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On Writing in Grad School

I recently filled the pages of the notebook that I carry with me almost everywhere. Free writing is a habit I started as an undergraduate in Paris, agog and doe-eyed and trying to catch as many moments of my time abroad as I could manage. It’s a habit that continued in graduate school and one that offers an unmatched sense of accomplishment.

Even though recently I haven’t felt all that accomplished about my free writing.

I feel guilty. Guilty that I haven’t done more of it, guilty that I sometimes pass off taking notes at a lecture or colloquium as free writing, guilty that I’ve never worked fast enough. And so, filling the last few pages of this notebook, I found myself not thoroughly pleased, as I usually am when I can flip back through all that scribbling. Something was upsetting me.

Here is part of the last entry: “Grad school demands that we unlearn many things, but I never imagined that writing would be one of them. As I write this here, at the end of these thousands of words, I still feel like I just started writing. My hand cramps. I worry. I don’t flow with copious rigor.”

What hit me during this free-writing session was the culmination of a creeping suspicion that my graduate-school training has forced me to treat writing as a back-seat imperative in my research practice. It might have started in my doctoral program’s required course on introductory methods in social science. For one of the first readings in the first class I took, we read sections of Karl Popper’s The Logic of Scientific Discovery.

Popper writes, “The initial stage, the act of conceiving or inventing a theory, seems to me neither to call for logical analysis nor to be susceptible of it. The question how it happens that a new idea occurs to a man—whether it is a musical theme, a dramatic conflict, or a scientific theory—may be of great interest to empirical psychology, but it is irrelevant to the logical analysis of scientific knowledge.”

It’s hard to argue with Popper if analysis is all we’re interested in. What happens at the beginning of an idea is not important for how it works. But refereeing comes later; grad school is often more about the mania around creating ideas than about analyzing them. Or, maybe more accurately, grad school is about learning how to make the two into the same: Analyze with sophisticated nuance in the classroom and then disappear into the dark for the final weeks of the semester to try your own hand.

What we discussed in our methods course very likely indicates a more general diagnosis of social-science doctoral training: We’re supposed to adopt natural scientific inquiry and apply it to the messy social world. This means we “gather” data as though they are in a field at harvest and “write up” our analysis as if it were obediently waiting just beside our desk. Perhaps those metaphors work for many people, but they do not for me. I do not have an easy time deciding the status of examples in my work, often because I don’t find the idea of “representative sampling” very stable. I do not have an easy time writing up my analysis, because I don’t believe it exists before I try to wrestle it to the page. I find it hard to retreat to my escritoire and scribble away with fury unless I know there is a supportive, attentive environment to greet me when I emerge.

What, then, are we supposed to make of writing when we’re told it’s something that makes itself?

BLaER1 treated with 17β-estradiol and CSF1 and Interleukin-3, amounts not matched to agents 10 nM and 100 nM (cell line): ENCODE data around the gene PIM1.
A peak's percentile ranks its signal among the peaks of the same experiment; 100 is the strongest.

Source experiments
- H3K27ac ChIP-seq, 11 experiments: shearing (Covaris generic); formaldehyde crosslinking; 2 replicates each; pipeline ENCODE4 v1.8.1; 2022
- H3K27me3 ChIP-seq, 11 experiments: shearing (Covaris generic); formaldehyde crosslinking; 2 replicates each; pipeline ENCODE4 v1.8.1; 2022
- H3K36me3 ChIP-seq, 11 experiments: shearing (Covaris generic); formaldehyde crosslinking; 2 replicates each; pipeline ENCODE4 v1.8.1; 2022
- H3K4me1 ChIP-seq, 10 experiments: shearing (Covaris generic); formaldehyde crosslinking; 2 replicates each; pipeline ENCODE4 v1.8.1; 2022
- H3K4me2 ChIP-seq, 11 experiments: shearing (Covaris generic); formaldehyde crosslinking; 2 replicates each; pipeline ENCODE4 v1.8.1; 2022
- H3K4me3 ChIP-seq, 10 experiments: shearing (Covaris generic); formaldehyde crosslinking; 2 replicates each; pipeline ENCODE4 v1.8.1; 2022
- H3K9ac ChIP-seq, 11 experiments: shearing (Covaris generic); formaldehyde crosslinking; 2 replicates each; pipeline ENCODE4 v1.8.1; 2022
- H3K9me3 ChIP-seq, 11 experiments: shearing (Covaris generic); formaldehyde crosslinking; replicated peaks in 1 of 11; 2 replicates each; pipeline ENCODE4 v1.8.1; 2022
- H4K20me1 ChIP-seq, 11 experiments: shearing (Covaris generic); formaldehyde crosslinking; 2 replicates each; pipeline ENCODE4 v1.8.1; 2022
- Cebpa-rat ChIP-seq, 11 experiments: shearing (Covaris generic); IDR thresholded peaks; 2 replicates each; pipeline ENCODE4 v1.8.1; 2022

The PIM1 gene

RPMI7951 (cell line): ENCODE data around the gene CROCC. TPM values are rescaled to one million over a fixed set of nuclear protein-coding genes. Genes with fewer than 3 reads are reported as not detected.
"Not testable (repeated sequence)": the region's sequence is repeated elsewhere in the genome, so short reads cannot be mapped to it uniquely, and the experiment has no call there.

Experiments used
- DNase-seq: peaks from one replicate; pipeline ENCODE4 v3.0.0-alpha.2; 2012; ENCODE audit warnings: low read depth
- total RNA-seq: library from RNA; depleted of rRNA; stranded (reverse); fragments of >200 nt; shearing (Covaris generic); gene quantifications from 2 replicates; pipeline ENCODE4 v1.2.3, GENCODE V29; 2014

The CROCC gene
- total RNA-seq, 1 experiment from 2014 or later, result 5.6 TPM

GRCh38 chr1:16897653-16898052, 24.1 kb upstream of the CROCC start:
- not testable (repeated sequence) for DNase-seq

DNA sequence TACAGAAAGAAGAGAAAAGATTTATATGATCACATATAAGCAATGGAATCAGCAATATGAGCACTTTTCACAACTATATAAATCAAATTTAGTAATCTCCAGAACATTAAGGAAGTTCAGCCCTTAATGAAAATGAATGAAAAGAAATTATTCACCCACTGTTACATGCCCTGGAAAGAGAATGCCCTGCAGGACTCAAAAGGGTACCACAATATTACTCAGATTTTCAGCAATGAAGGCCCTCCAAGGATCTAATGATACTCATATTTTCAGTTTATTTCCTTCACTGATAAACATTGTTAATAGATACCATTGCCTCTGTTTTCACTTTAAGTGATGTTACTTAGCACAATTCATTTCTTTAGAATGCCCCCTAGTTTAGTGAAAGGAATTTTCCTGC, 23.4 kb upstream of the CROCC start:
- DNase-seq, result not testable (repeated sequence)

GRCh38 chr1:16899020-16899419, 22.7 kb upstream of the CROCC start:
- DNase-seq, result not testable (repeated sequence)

Here are the things I’ve never done in grad school as I near the end of my coursework. I treat these absences as symptoms of a social-science training that too quickly sidesteps the marsh that is an intimate engagement with laying words on a page in favor a seemingly steadier, easier, “truer” training that assumes a linear relationship between idea and publication.

I have never workshopped a piece of writing during a course. And no one else in my classes has, either. We usually have a single day in the middle of the semester devoted to talking about our final projects. We go around the room and talk in the most wildly abstract terms about where they might go in 25 pages. It’s very exciting, but it’s not writing.

I have never been taught to read a journal article. I have rarely discussed a text in terms of its formal features. I have never been asked, for example, “What makes this introductory paragraph so good? How can we borrow this tactic in our own writing?”

I have never given others comments on their writing within the format of a course. Our final papers go directly to our instructors, and in most cases we never see one another’s work. When we do, it’s just for fun.

When we write, we’re doing our job. We are a community whose livelihood depends on how we arrange words on paper. Why are we not talking about this duty? Why are we not spending most of our time talking about this duty? Why are we not breathlessly recounting strategies that worked this time around and suggesting them to others? Why, instead, do we pass each other in the hallway with a sympathetic smile as we retreat into our quiet, lonely spaces?

I would gladly trade my daylight for a career if that career included salvation, the way I thought it would before I started grad school. I would gladly unlearn certain things if it meant that my writing life became my whole life. I would even gladly face the job market we’re told is dismal if I could say with confidence that the six years of my life spent working on my doctorate have been devoted to making my writing process something uniquely my own.

In fact, I am gladly doing all this. And yet, how hard it is to write even these paragraphs.

Kevin Gotkin is a Ph.D. student in the Annenberg School for Communication at the University of Pennsylvania.

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